Barrett’s EsophagusThe esophagus is a muscular tube that transports food from the mouth to the stomach. Barrett's esophagus is a condition that occurs when cell...
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The esophagus is a muscular tube that transports food from the mouth to the stomach.
Barrett’s esophagus is a condition that occurs when cells in the lining of the esophagus are damaged, usually because of exposure to acid from the stomach. This can happen as a complication of many years of suffering from gastroesophageal reflux (GER, commonly known as heartburn).
It is estimated by the National Digestive Diseases Information Clearinghouse that 1 percent of adults in the United States have Barrett’s esophagus. The abnormal cells caused by Barrett’s esophagus can become cancerous in some cases, though this is rare.
The exact cause of Barrett’s esophagus is not yet known, but the condition is most commonly seen in those with some sort of reflux like GER. GER occurs when the muscles at the bottom of the esophagus that are supposed to close and prevent food and acid from coming back up into the esophagus do not work properly. It is believed that cells of the esophagus can become abnormal when trying to heal from repeated exposure to the stomach acid. Though GER is often seen in those with Barrett’s esophagus, it is entirely possible for you to have Barrett’s esophagus and not have any sort of reflux or heartburn.
If you have heartburn or gastroesophageal reflux disease (GERD) for longer than 10 years, you have an increased risk of developing Barrett’s esophagus because of the damage that stomach acid causes to the esophagus. The condition is more common in men than women, and white people are at higher risk of developing Barrett’s esophagus than others. Though Barrett’s esophagus can occur at any age, it is more common in those over the age of 50.
Barrett’s esophagus itself does not have any symptoms and most of the symptoms that you may experience are related to the acid reflux that sometimes occurs. Some symptoms of acid reflux are pain in the chest and abdomen as well as a dry cough. You may also experience difficulty with swallowing and frequent heartburn. If you vomit blood, you should seek immediate medical attention. Vomited blood may be red or look like coffee grounds, and if you experience bloody or tar-like stools, consult with your physician as soon as you can.
Barrett’s esophagus is diagnosed with the use of endoscopy—a procedure the employs the use of a tube with a small camera and light on it that allow your doctor to see the inside of your esophagus. Your doctor will be checking to make sure that your esophagus looks pink and shiny. If you have Barrett’s esophagus, however, your physician may find that your esophagus looks red and velvety.
Your doctor may also take a tissue sample using the endoscope, which will allow him or her to discern what changes are going on within the esophagus with the aid of a microscope. Your doctor will be looking for one of the following degrees of change:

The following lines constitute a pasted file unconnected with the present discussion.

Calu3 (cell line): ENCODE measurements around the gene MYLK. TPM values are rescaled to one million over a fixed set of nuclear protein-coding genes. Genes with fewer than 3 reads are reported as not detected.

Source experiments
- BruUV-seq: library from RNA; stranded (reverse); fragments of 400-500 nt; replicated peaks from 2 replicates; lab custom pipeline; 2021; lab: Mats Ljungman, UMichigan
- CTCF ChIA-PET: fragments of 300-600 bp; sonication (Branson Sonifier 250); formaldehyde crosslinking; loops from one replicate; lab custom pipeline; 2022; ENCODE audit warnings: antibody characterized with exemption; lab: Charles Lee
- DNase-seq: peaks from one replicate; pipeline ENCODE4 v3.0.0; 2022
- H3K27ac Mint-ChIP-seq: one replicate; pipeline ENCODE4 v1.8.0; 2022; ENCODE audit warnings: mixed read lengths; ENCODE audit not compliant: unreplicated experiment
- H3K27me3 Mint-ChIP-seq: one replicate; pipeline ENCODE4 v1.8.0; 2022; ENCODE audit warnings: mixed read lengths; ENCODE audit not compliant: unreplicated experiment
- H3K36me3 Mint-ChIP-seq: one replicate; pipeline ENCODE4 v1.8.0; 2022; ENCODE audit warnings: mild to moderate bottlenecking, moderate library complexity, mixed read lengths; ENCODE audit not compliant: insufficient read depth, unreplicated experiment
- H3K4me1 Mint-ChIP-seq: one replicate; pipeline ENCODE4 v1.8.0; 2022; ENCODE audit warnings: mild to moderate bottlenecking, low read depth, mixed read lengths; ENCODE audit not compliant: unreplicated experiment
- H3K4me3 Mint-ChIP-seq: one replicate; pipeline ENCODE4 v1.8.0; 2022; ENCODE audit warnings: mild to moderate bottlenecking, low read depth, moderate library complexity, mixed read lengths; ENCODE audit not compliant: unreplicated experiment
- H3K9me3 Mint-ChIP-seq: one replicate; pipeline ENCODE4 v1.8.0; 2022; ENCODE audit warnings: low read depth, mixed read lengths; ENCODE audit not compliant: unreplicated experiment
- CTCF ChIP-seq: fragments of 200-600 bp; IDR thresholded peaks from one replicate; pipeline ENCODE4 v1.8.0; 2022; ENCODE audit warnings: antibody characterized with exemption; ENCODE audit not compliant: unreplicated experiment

- no abnormalities—this is considered to be a case with no “dysplasia”
- small amount of abnormalities—low-grade dysplasia
- large amount of abnormalities and cells that may become cancerous—high-grade dysplasia
Treatment for Barrett’s esophagus depends on what level of dysplasia your doctor determines you have.
No or Low-Grade Dysplasia
Those with no or low-grade dysplasia are usually treated by treating the GER or GERD that is associated with Barrett’s esophagus. Medications are often prescribed to help with the symptoms that GER and GERD cause. In some cases, surgery is performed on the sphincter located at the bottom of the esophagus to help keep acid from backing up into the esophagus. While medication and surgery will help with GER symptoms and continued damage, it is not a cure for Barrett’s esophagus. If you have low or no dysplasia, your doctor will likely schedule you for yearly endoscopy procedures to make sure that your condition has not advanced.
High Grade Displasia
If you have high-grade dysplasia, your doctor may want to employ the use of more invasive procedures to remove the affected area of your esophagus. Your doctor may remove damaged areas of the esophagus through the use of endoscopy. In some cases, removal of an entire portion of the esophagus may be performed, though it is typically not recommended due to the complications that may arise. An experienced surgeon would reduce the risk of complications, but you still may experience bleeding or narrowing of the esophagus after surgery.
Radiofrequency ablation is a method of using heat to destroy damaged esophageal tissue through the use of bursts of energy. A similar method called cryotherapy, which involves the use of a cold liquid or gas to freeze the abnormal cells, is also sometimes used. After the cells thaw out, they are frozen again, and this process is repeated until the cells inevitably die from the damage caused by the repeated freezing and thawing. Both of these methods of treatment can result in chest pain and narrowing of the esophagus.
With treatment methods other than the removal of the esophagus, Barrett’s esophagus can return. Doctors often recommend regular endoscopies.
Edited by: Mike Harkin
Medically Reviewed by: George Krucik, MD
Published: Jul 25, 2012
Last Updated: Oct 8, 2013
Published By: Healthline Networks, Inc.
- Barrett’s Esophagus. (n.d.). National Digestive Diseases Information Clearinghouse. Retrieved April 4, 2012, from http://digestive.niddk.nih.gov/ddiseases/pubs/barretts/
- Barrett’s esophagus: Most often a result of GERD. (n.d.). Mayo Clinic. Retrieved April 4, 2012, from http://www.mayoclinic.com/health/barretts-esophagus/HQ00312
- Barrett’s esophagus. (n.d.). MedlinePlus Medical Encyclopedia. Retrieved April 4, 2012, from http://www.nlm.nih.gov/medlineplus/ency/article/001143.htm